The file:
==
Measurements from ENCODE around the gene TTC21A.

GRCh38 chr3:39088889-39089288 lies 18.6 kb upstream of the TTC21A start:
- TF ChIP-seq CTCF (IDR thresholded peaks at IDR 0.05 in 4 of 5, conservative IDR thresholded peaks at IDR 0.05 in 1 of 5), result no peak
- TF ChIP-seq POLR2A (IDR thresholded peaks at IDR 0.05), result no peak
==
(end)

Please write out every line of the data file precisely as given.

Measurements from ENCODE around the gene TTC21A.

GRCh38 chr3:39088889-39089288 lies 18.6 kb upstream of the TTC21A start:
- TF ChIP-seq CTCF (IDR thresholded peaks at IDR 0.05 in 4 of 5, conservative IDR thresholded peaks at IDR 0.05 in 1 of 5), result no peak
- TF ChIP-seq POLR2A (IDR thresholded peaks at IDR 0.05), result no peak